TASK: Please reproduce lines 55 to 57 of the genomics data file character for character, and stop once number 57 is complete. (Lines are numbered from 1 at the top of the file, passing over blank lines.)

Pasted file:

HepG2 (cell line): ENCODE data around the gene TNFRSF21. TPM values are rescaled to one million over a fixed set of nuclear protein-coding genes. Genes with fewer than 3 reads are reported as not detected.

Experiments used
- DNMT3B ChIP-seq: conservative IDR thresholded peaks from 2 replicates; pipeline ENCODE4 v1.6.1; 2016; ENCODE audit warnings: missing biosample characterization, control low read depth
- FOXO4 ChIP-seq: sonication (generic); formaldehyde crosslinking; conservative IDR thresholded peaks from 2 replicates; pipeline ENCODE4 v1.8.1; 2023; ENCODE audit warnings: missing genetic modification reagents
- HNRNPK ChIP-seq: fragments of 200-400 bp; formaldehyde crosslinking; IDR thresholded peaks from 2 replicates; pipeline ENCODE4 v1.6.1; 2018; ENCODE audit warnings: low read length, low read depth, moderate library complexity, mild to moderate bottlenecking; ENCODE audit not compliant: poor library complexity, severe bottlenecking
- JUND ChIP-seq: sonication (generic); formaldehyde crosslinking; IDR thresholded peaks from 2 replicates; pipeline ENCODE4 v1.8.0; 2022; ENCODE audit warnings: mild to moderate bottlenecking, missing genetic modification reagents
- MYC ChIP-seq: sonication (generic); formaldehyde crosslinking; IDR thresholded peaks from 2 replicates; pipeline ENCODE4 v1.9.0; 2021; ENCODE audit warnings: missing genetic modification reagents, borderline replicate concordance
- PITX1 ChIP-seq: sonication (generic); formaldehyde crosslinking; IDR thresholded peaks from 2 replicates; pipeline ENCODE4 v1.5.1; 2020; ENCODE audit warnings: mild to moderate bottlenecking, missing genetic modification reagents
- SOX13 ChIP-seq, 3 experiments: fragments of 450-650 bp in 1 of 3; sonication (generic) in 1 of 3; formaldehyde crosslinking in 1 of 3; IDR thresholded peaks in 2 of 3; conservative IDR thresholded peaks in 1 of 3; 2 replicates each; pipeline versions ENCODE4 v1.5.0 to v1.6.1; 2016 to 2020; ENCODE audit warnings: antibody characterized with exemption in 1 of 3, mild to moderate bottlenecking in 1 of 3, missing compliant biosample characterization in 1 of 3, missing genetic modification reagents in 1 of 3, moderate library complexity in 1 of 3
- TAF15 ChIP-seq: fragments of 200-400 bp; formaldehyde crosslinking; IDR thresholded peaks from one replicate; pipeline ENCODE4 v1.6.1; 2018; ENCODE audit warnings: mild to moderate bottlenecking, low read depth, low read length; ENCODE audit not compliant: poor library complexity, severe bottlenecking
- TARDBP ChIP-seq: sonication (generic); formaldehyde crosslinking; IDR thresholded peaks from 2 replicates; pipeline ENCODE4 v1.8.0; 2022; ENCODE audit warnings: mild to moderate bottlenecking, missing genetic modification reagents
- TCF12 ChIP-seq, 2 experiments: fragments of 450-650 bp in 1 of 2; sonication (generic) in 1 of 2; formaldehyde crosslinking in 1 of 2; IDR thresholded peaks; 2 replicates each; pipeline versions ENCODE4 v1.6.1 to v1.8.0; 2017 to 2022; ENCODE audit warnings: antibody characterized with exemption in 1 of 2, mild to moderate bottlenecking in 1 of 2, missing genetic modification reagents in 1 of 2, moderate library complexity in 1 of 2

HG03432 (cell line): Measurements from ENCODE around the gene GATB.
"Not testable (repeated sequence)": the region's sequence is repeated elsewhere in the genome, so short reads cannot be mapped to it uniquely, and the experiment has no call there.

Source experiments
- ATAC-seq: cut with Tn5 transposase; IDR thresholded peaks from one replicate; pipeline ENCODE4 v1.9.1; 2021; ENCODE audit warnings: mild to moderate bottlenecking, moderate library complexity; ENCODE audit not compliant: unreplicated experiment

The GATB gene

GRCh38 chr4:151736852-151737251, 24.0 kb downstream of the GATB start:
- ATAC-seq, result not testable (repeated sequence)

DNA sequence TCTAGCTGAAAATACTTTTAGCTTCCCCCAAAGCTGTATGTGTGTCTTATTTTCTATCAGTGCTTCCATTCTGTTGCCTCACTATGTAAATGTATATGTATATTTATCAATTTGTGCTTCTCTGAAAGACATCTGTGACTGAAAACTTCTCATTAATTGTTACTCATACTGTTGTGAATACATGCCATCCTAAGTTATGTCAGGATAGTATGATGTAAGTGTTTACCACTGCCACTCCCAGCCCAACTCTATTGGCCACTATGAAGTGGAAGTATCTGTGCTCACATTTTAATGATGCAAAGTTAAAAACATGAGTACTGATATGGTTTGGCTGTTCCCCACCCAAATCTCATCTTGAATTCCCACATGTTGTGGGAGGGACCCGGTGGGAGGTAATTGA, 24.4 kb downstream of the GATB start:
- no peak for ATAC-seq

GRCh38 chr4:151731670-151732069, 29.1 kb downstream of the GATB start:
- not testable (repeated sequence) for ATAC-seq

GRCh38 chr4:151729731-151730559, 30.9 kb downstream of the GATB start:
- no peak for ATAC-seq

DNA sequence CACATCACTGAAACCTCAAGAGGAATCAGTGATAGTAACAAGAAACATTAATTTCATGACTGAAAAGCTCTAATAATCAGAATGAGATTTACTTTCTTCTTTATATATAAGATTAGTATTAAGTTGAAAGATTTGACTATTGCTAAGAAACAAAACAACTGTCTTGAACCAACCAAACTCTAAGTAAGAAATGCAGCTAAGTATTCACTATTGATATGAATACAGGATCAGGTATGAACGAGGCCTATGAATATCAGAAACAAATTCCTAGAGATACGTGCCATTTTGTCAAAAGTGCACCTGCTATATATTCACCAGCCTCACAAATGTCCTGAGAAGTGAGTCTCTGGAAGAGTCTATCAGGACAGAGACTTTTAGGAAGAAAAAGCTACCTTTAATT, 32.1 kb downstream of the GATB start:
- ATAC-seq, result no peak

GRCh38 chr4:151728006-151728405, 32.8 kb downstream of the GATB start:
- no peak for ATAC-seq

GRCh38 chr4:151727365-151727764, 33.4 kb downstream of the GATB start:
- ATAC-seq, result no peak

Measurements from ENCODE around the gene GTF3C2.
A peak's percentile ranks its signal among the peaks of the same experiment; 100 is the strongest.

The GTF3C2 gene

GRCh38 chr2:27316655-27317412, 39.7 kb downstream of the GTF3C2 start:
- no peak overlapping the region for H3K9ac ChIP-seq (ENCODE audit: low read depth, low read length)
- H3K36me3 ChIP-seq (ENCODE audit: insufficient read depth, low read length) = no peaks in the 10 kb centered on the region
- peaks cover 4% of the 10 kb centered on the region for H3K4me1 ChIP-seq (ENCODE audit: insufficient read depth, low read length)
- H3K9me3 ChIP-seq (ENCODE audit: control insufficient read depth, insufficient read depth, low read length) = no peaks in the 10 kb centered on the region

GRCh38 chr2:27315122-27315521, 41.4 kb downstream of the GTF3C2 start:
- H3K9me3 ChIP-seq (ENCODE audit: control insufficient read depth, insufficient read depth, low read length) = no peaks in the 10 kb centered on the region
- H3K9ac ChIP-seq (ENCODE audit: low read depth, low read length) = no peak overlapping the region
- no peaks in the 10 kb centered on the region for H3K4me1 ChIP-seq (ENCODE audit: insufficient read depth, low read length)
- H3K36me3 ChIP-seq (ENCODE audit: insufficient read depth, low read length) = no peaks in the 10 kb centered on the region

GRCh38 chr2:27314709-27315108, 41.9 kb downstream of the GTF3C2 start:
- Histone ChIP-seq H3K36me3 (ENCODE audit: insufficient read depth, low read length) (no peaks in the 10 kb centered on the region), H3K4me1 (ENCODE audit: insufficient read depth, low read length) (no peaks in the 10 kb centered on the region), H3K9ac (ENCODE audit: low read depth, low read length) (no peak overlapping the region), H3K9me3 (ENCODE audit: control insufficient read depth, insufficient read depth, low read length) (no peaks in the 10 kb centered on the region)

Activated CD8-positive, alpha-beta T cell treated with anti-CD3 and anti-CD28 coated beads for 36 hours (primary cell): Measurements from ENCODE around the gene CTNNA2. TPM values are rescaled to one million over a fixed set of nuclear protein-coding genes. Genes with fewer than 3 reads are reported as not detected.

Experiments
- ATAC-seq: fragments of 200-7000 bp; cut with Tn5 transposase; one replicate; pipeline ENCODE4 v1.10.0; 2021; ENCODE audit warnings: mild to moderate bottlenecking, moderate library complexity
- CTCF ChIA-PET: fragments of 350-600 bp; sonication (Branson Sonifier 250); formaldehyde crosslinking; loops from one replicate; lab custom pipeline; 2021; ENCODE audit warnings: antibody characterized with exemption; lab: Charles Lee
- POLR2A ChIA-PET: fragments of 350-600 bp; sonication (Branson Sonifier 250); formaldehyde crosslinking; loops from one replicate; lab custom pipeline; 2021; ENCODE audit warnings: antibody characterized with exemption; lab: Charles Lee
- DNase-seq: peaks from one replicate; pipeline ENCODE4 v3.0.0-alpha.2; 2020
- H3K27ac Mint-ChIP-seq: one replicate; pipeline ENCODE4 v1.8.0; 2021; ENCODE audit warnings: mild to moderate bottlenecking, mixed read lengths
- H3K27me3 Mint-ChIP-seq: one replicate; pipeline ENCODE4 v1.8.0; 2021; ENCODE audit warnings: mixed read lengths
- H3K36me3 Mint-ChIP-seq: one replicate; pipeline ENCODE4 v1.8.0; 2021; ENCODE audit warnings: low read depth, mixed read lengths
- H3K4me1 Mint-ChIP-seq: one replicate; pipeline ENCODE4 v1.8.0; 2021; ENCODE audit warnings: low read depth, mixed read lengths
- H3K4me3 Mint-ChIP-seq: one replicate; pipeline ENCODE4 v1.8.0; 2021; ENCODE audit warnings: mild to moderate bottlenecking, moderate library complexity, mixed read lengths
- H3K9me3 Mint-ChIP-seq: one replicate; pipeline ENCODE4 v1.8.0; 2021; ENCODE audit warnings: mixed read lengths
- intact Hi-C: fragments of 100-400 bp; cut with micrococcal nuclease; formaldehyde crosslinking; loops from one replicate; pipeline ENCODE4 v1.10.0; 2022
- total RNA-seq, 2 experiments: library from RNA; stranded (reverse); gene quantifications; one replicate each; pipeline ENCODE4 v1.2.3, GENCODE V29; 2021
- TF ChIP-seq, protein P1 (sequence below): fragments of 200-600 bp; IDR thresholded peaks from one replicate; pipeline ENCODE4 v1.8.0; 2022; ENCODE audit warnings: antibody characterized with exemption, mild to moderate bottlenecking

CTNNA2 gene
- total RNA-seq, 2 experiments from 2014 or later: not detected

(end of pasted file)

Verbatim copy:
- H3K36me3 Mint-ChIP-seq: one replicate; pipeline ENCODE4 v1.8.0; 2021; ENCODE audit warnings: low read depth, mixed read lengths
- H3K4me1 Mint-ChIP-seq: one replicate; pipeline ENCODE4 v1.8.0; 2021; ENCODE audit warnings: low read depth, mixed read lengths
- H3K4me3 Mint-ChIP-seq: one replicate; pipeline ENCODE4 v1.8.0; 2021; ENCODE audit warnings: mild to moderate bottlenecking, moderate library complexity, mixed read lengths